A major component of the ASEM dialogue is its focus on economic and financial issues of common interest to members. The aim of ASEM economic cooperation is to increase trade and investment flows between Asia and Europe and to do so applying fully World Trade Organization (WTO) rules that reduce trade barriers and increase market access between the two regions. ASEM Leaders established the Asia-Europe Business Forum to encourage links between the governmental and private business sectors, including small and medium sized enterprises, of the two regions. These links support the measures to increase trade and investment flows between Asia and Europe.
ISSUES OF COMMON INTEREST
Areas of discussion that fall within the economic and financial agenda of ASEM include managing global growth in the face of economic downturns; increasing regional economic integration through bodies such as the Asian Infrastructure Investment Bank (AIB), the Asian Development Bank (ADB), and the European Bank for Reconstruction and Development (EBRD); supporting trade facilitation and investment through Senior Official’s Meetings on Trade & Investment (SOMTI) and the ASEM Customs DG-Commissioners’ Meetings; discussions on taxation; and discussions to include private sector partners at all possible levels.
ASEM is fully committed to the implementation of the UN Agenda 2030 on Sustainable Development in the execution of its own programmes that promote greater trade and investment between Asia and Europe.
ASEM’s multilateral approach in its work ensures that Leaders remain focused on increasing trade and investment within the WTO rules-based system. Hence, all ASEM’s economic and financial measures and initiatives have WTO goals at their core, goals such as keeping markets open, resisting all forms of protectionism, and ensuring free and open trade, to name a few.
ASEM is committed to improving labour standards, workplace safety, and other related human rights standards in the global supply chains that a growing number of workers worldwide are joining. ASEM believes that increasing labour standards in these supply chains can only improve value both for individual workers and the international economy.
Connectivity is a principle that cuts across economic, social and cultural areas and guides the meetings and work of ASEM Leaders. Economic connectivity refers to developments in the digital economy, increasing transportation links, and promoting innovation and technologies.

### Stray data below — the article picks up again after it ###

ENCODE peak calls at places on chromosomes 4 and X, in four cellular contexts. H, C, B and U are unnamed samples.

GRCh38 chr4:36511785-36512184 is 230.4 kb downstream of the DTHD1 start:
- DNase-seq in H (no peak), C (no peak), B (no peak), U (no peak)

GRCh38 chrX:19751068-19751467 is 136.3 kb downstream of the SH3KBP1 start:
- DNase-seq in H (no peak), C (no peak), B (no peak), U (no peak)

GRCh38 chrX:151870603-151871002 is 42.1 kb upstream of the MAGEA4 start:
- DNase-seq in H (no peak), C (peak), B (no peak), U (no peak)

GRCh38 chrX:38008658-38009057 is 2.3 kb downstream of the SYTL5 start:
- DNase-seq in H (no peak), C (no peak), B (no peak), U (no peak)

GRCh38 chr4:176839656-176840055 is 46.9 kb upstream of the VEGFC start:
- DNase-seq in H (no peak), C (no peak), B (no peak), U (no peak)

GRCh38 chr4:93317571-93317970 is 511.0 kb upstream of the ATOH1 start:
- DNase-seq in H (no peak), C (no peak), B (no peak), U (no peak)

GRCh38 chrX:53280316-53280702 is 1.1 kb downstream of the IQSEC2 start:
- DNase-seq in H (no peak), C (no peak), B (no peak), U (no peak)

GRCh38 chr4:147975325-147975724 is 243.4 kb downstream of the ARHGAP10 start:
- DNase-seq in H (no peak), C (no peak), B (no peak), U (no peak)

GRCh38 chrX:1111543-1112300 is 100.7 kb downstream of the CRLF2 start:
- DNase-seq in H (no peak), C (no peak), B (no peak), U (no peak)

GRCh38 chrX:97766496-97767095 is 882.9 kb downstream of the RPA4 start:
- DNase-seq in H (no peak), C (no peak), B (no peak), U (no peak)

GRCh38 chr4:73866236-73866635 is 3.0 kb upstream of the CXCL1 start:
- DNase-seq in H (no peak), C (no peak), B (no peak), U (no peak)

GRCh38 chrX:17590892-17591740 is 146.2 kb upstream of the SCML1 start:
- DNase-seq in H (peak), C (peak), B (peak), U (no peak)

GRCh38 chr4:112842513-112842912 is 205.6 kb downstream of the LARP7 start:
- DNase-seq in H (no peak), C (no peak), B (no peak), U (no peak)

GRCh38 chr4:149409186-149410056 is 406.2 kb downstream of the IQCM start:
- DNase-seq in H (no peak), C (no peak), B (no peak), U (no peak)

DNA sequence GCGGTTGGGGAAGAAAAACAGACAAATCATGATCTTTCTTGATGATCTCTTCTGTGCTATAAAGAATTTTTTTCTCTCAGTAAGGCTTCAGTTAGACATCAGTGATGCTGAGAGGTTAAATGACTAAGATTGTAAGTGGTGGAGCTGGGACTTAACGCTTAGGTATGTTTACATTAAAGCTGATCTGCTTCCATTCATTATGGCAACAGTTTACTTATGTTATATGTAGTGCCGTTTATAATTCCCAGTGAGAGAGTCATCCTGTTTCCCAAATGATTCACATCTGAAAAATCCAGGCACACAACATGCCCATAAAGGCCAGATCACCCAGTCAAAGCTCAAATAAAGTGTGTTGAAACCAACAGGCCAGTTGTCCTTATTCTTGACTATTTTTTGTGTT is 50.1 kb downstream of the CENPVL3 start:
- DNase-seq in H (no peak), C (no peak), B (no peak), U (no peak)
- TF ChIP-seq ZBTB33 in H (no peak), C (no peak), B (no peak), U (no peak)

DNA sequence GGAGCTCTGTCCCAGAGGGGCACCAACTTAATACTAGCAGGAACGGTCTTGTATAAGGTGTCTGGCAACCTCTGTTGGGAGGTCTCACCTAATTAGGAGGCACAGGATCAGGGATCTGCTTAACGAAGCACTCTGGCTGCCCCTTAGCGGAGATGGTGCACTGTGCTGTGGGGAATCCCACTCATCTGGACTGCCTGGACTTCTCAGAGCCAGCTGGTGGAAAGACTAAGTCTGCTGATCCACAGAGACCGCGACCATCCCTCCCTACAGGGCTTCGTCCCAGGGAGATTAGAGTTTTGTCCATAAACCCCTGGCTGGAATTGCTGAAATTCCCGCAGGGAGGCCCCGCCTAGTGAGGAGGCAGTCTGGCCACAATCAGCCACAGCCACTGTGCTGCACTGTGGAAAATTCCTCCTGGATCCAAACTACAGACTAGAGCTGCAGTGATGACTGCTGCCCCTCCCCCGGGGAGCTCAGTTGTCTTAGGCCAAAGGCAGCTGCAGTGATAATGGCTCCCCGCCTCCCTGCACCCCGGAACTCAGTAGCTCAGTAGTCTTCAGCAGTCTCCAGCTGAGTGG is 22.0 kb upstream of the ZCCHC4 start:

- Digital Economy
There are unique benefits and challenges posed by the digital economy in areas such as tax and value creation. ASEM Finance Ministers meetings have addressed these & other relevant areas, guided by the international frameworks represented by the G20, the UN and the OECD.
Physical connectivity between Asia and Europe, represented by transportation and infrastructure links, is an important concern for ASEM Leaders in their mission to promote economic growth and trade in the two regions. In this regard, ASEM has initiated several discussions at the Finance Minister-level to initiate concrete outcomes.
- Innovation and Technologies
ASEM Leaders recognise the importance of science, technology and innovation in the fuelling economic growth and trade in Asia and Europe. It has therefore established the Trans-Eurasia Information Network (TEIN) to connect ICT infrastructure between Asia and Europe. The work of TEIN increases research exchanges and cooperation between the two regions through more effective, faster and powerful dedicated internet connections. ASEM has also set up the ASEM Cooperation Centre for Science and Technology Innovation to stimulate dialogue and exchange in science, technology and innovation.
Latest Updates of Ministerial Meetings
The most recent 7th ASEM Economic Ministers Meeting (ASEMEMM7) took place in September 2017 in Seoul, South Korea. Titled “Reconnecting Asia-Europe: Innovative Partnership for Inclusive Prosperity”, the meeting tabled discussions on facilitating and promoting Trade and Investment, strengthening economic connectivity and sustainable and inclusive growth. Read more in the Chair’s Statement